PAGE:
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Dip in Welsh recycling due to EfW closure and improved reporting

Welsh recycling rates have dipped slightly for the first time according to Welsh Government figures although this is in part being put down to greater accuracy in reporting, less waste being generated and loss of incineration bottom ash from an energy-from-waste facility (EfW).

Between 2016/17 and 2017/18 the recycling rate – material reused, recycled or composted - dipped slightly from 63.8 to 62.7%.

Improved reporting around waste wood now includes rejects from sorting facilities, which will also deflate figures. The annual statistical report estimates that this change accounted for a 0.8 percentage point decrease.

A drop in incinerator bottom ash reported as recycled is also thought to be contributing to the downward trend. An EfW site in South West Wales, which treated residual waste was closed and the metals and IBA that would have counted towards the targets were lost.

The report estimated this accounted for a 0.7 decrease in percentage points. These falls were mitigated by other factors, and overall the recycling rate fell by 1.1 percentage points.

Environment minister Hannah Blythyn said her focus was to make “Wales the top recycling nation in the world” and that she will be making a statement on waste and recycling to the Welsh National Assembly next Tuesday 23 October.

She said: “Whilst it is disappointing to see a small net decrease, our recycling rate of nearly 63% is still well above our national target of 58% for this year. There is also good news, with a second Welsh local authority breaking the 70% barrier for the first time.”

Blythyn added: “We are incredibly proud of our recycling performance in Wales. We’ve achieved this through policies made in Wales, with legally-binding recycling targets for councils, investment in infrastructure and public information campaigns.”

In terms of household waste recycling Wales remains first in the UK, second in Europe and third in the world.

The total amount of waste generated in Wales dropped by 40,000 tonnes last year compared to the year before – from 1,590 to 1,550 thousand tonnes – which is positive. This is the second lowest total recorded since 2000/1 and would also have contributed to a dip in recycling rates.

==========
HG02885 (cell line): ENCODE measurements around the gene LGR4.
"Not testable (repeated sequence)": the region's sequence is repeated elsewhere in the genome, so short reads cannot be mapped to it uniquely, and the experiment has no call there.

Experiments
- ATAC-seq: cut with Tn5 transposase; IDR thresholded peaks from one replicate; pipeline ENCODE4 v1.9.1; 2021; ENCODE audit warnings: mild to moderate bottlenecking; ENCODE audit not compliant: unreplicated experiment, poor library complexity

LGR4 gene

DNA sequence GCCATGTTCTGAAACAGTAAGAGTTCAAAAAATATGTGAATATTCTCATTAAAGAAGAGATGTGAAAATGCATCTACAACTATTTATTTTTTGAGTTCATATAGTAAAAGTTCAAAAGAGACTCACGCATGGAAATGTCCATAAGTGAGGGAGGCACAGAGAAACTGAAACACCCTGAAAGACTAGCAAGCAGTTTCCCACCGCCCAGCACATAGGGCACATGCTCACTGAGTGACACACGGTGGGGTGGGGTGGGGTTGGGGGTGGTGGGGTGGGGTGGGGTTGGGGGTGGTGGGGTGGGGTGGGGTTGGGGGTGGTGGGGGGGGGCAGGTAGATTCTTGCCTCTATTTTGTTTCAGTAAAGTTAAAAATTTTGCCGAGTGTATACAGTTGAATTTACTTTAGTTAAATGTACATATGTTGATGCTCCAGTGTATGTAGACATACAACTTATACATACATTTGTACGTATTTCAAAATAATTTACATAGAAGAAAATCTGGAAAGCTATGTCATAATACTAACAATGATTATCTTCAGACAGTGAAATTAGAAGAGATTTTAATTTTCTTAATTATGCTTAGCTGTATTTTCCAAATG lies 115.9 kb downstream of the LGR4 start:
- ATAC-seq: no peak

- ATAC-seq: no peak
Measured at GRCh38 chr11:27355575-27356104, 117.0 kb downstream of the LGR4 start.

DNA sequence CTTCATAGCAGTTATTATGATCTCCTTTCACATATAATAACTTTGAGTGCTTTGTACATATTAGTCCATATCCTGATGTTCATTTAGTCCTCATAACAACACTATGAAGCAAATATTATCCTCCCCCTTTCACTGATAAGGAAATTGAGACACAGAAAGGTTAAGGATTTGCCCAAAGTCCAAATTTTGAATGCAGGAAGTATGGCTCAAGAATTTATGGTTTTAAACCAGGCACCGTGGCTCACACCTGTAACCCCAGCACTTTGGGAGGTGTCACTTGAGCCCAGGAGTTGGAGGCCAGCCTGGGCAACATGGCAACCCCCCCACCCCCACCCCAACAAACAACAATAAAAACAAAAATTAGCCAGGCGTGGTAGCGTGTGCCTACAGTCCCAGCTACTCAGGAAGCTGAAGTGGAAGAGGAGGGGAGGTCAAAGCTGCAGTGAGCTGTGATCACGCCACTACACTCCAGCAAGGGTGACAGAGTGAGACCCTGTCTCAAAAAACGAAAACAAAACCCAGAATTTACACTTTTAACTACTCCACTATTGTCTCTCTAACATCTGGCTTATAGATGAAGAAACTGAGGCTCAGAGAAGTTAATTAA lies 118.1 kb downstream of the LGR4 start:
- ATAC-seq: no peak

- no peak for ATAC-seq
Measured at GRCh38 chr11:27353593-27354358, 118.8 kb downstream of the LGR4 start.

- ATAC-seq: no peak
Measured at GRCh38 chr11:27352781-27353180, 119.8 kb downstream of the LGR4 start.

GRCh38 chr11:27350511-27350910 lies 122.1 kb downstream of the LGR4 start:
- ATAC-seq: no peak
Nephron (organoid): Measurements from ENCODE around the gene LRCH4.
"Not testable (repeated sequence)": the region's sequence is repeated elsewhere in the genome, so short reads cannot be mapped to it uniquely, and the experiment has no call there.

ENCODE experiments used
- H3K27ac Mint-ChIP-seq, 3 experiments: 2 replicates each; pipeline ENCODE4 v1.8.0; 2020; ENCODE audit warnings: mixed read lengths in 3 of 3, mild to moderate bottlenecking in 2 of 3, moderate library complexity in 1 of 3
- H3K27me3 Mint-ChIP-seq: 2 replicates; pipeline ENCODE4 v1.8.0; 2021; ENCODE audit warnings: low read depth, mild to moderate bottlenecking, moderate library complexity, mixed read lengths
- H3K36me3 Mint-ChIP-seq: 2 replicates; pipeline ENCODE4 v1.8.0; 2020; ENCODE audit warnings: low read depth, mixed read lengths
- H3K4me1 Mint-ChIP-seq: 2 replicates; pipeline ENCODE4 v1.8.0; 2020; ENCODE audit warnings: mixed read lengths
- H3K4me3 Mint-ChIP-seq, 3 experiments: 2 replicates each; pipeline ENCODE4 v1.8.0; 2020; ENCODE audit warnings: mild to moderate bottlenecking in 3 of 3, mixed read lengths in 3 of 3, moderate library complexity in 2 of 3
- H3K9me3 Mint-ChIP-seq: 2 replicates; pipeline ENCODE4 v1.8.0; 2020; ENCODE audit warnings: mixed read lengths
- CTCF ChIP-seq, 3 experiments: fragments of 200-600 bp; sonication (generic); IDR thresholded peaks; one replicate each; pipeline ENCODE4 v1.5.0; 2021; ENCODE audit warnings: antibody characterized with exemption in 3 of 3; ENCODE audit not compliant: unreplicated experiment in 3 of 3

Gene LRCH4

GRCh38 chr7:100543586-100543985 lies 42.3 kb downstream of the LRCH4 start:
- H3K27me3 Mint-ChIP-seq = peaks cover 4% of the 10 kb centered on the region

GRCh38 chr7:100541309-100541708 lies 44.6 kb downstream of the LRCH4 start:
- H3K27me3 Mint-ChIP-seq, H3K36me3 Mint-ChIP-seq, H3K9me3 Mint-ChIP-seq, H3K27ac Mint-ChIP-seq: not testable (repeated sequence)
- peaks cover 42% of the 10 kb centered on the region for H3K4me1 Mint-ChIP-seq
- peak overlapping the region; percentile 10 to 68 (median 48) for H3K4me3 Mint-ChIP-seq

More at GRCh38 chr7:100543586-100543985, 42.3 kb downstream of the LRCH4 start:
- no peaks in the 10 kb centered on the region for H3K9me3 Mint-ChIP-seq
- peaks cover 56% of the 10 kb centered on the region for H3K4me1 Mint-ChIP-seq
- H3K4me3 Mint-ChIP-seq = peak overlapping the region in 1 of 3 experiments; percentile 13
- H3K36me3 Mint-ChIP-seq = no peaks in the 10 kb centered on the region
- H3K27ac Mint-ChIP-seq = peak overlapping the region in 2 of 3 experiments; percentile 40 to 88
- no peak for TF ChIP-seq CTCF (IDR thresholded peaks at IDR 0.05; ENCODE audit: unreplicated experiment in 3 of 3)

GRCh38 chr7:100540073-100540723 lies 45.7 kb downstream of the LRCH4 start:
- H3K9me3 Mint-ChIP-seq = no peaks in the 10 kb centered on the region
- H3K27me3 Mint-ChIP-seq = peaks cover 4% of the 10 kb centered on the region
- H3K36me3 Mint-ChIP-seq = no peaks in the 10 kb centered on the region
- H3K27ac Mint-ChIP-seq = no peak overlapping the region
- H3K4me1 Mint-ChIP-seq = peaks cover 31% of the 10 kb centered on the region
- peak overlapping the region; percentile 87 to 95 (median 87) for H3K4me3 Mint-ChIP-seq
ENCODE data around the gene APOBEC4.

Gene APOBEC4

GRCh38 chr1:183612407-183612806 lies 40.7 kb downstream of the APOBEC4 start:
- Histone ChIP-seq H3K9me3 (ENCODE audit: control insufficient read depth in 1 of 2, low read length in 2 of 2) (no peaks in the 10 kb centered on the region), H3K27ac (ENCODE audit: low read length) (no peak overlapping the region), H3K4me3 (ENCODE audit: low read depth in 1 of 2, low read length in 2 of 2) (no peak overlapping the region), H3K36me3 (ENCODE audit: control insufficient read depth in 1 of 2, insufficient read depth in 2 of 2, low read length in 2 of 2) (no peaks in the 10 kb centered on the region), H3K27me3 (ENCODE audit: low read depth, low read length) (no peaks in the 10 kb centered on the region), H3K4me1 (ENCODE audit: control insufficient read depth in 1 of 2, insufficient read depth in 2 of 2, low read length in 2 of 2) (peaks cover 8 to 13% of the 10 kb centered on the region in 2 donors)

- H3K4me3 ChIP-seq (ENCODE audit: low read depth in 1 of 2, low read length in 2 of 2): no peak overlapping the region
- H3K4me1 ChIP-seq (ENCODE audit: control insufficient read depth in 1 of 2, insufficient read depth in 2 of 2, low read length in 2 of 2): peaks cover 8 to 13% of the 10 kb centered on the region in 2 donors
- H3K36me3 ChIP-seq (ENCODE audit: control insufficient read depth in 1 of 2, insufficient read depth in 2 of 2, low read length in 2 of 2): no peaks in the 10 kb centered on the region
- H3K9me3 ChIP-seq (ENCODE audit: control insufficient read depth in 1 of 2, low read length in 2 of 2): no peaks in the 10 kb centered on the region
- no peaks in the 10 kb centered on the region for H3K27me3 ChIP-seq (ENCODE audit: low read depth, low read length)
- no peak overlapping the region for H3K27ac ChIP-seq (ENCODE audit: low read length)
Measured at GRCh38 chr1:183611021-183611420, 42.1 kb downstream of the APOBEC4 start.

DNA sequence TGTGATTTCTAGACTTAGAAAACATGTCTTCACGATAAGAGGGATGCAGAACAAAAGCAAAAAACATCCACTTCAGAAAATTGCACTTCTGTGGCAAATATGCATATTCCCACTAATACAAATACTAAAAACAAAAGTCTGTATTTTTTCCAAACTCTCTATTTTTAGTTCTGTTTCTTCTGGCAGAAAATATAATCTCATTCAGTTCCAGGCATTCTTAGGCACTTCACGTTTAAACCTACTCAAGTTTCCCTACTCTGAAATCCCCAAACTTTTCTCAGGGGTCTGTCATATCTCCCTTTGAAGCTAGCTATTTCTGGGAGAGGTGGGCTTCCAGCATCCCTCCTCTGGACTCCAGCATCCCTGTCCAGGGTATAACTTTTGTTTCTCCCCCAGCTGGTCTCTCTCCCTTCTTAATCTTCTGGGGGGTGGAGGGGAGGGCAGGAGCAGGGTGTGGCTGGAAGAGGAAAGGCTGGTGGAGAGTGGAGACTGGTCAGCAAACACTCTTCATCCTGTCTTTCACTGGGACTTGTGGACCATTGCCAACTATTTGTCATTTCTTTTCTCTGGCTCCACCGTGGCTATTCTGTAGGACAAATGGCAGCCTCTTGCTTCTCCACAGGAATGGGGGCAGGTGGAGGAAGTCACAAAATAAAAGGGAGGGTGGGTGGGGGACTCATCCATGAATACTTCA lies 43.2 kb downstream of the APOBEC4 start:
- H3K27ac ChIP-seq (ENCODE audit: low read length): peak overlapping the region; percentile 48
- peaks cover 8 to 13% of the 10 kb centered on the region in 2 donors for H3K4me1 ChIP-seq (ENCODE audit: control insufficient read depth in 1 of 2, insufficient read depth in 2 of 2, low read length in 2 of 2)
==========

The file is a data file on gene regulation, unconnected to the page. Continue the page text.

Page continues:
While there are reasons to explain the slight dip in recycling rates it could mean Wales has reached a plateau. The Welsh Government has set ambitious statutory recycling targets of 58% for 2016/17 and 70% by 2024/25.

Larac chief executive Lee Marshall said Wales is at a point where most of their councils have had their services in place for a few years and they are collecting all the main materials.

He said: ”It is starting to get difficult and services are starting to look at things like mattress recycling. What they are also coming up against, is having to work hard to get the people who are not recycling to use the services.

“They have established there is still quite a fare amount of food waste in residual bins so even though everybody has got a food waste bin they are not using it.

“The barriers they are trying to overcome are just a lot more difficult than introducing a new service.

“When you start to get to that level of recycling you might need to start looking at direct charging policies such as pay as you throw. Most studies have shown from other countries that once people have to pay directly for their waste, it changes their behaviour so they start recovering more material.”

Recycling Association chief executive Simon Ellin said: “A 62.7% recycling rate is still fantastic when you compare it to the average 44% rate in England.

“We don’t get obsessed with targets and waste based figures as they hugely distort from what’s going on – why do you think local authorities are trying to collect green waste? Because it’s very heavy material.

“We would rather see slowed or even dropping recycling rates, if it’s done in a manner that produces a quality recyclate that has global applications for reprocessing.”

The Isle of Anglesey had the highest recycling rate of all 22 Welsh local authorities at 72.2%. It has introduced three-weekly collections and the trolley system for recycling, where boxes for different materials are stacked.

Meanwhile Bridgend had the largest increase in their recycling rate jumping 10.7 percentage points to 68.6%. This is good news for the council that had been in the news when it first changed its collection scheme last year with the Kier service being described as “chaos”.

In under a year Bridgend has gone from the second worst performing to the second best performing in Wales.

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